Look right here! One wish for my daughter.

God is not without a sense of humor – or he has a firm grasp of irony. For the early part of my adult life I had no desire for children. Not because I was egotistical and wished to remain the center of my world; the thought of parental responsibility scared me senseless. I had convinced myself all children grow up to be degenerates where boys skip school and get into fights while girls sneak hoochie clothes in their book bags and slip out of the house after everyone has gone to sleep. I just knew if I were to become a father I would spend the better portion of my remaining years bailing a son out of jail and babysitting a daughter’s love child.

It should be noted that most who meet me say I’m very optimistic.

While being responsible for children terrified me in general, the thought of having a girl forced me to reconsider the mythical Spartan ritual of child selection. I looked at it like this, I could always resort to beating the crap out of a boy to put him on the straight-and-narrow or send him off to some militaristic boot camp if necessary, but what options do fathers have with girls? As far as I was concerned it would have been a perfectly wonderful life if no female were ever produced from my loins – until I had one.


My first child, not planned, was none other than a beautiful long lashed angel. From the moment I laid eyes on her chalky whiteness I was absolutely in love – and my life would never be the same again. Today there are only two females with whom I have difficulty telling ‘NO’.  If my daughter grasped for a moment the tightness with which I am wrapped around her decade old finger she could already have a car.

After her birth I never again questioned why my father was so generous to my sister. Case in point, my first car was a piece of shit ’78 Datsun B210GX with rusted floorboards and no A/C  that he picked up for $600. My sister, on the other hand, landed an almost brand new Dodge Shadow with air conditioning and power windows. Apparently her safety and comfort plus the car’s reliability were of more importance.


I’m convinced when a man has a daughter his outlook on life should change entirely. I once had a fondness for The Swimsuit Issue and the occasional Playboy – now I go ballistic at seeing a Cosmopolitan or Vanity Fair cover in the grocery isle that shows more of the model’s skin than a nun’s habit.  I’ve also become hypersensitive to what she watches; especially shows which center too much on appearance, beauty, or exhibit the occasional ‘boyfriend’ dynamic. The Bratz are Satan’s spawn.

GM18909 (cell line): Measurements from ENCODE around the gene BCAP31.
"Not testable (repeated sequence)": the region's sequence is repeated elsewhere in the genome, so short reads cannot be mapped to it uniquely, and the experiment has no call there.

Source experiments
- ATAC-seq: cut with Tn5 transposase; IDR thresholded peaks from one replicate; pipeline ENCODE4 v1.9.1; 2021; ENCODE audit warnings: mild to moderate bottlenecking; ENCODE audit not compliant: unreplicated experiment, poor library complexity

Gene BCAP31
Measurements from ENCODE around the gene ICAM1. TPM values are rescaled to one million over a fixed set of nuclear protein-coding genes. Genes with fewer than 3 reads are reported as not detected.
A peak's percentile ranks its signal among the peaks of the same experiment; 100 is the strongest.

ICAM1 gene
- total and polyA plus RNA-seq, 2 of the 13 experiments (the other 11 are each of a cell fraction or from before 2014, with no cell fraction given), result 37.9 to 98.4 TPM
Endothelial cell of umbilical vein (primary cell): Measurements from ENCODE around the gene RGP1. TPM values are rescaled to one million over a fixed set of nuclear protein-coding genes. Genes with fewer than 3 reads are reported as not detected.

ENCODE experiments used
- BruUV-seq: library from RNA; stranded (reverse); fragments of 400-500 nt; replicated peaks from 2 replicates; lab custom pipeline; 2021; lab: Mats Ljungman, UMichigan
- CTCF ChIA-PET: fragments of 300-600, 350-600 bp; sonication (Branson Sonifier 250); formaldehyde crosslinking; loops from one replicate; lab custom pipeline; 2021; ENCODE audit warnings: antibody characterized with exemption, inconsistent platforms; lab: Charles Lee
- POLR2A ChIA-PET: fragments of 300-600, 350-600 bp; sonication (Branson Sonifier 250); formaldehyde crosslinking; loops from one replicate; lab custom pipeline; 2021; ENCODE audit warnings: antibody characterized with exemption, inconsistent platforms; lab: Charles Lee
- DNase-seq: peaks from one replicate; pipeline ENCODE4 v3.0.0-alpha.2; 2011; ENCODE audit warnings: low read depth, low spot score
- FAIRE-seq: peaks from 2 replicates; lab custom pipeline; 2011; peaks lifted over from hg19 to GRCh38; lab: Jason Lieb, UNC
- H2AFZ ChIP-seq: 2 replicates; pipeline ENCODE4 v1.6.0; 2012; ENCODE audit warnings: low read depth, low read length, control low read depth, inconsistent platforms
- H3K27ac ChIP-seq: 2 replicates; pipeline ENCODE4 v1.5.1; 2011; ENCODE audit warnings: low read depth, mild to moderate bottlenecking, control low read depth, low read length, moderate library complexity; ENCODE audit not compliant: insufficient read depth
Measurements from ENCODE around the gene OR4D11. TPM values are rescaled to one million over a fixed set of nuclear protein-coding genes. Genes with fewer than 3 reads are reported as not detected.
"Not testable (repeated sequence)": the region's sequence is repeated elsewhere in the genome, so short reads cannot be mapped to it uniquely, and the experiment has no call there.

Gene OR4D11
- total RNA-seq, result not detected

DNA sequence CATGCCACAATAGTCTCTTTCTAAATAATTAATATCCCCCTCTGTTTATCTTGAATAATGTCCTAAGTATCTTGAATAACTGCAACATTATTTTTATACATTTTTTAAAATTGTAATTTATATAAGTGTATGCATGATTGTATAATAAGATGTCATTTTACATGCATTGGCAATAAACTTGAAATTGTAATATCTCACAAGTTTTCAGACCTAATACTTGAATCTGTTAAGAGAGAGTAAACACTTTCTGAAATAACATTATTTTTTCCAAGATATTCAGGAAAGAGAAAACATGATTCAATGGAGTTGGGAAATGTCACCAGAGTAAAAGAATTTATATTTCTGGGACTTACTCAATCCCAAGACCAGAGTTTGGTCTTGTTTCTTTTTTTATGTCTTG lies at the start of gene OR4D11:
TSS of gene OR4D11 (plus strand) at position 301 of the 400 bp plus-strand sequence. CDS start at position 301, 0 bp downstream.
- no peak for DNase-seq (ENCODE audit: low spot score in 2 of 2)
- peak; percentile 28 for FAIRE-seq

As her father I feel this overwhelming sense of dread as my sole responsibility to be the counter-balance to a culture that will do it’s best to tell her value and worth begins and ends with her looks. Shopping malls across America are filled with untold numbers of tween and teen girls who have already drank that Kool-Aid and my anxiety hits new levels when I consider what she has waiting for her outside the purity of her elementary school hallways.


I’ve met and dated enough women to form this conclusion. The small minority I’ve known who grew up having strong, healthy, and honorable bonds with their fathers all seem to possess a higher self worth and place their value on something contrary to the vast majority of women. Just to be clear I’m not talking about ‘daddy’s girls’. I know plenty of these types who still demand a pedestal even though daddy’s been dead for 20 years – they’re lost and spoiled. Instead I’m talking about the one whose daddy not only told her she was his princess he instilled in her how value and self worth ultimately come from something more than her reflection in a mirror.

Through his complete acceptance and guidance she was given the confidence and wisdom to successfully avoid the traps and pitfalls boys – and later men – would attempt to snare her in.  From him she realized she didn’t need to seek validation from strangers in unhealthy ways because her value was in something more than mere aesthetics. He accomplished this by continually reminding her, through his deliberate words and deeds, that she simply needed to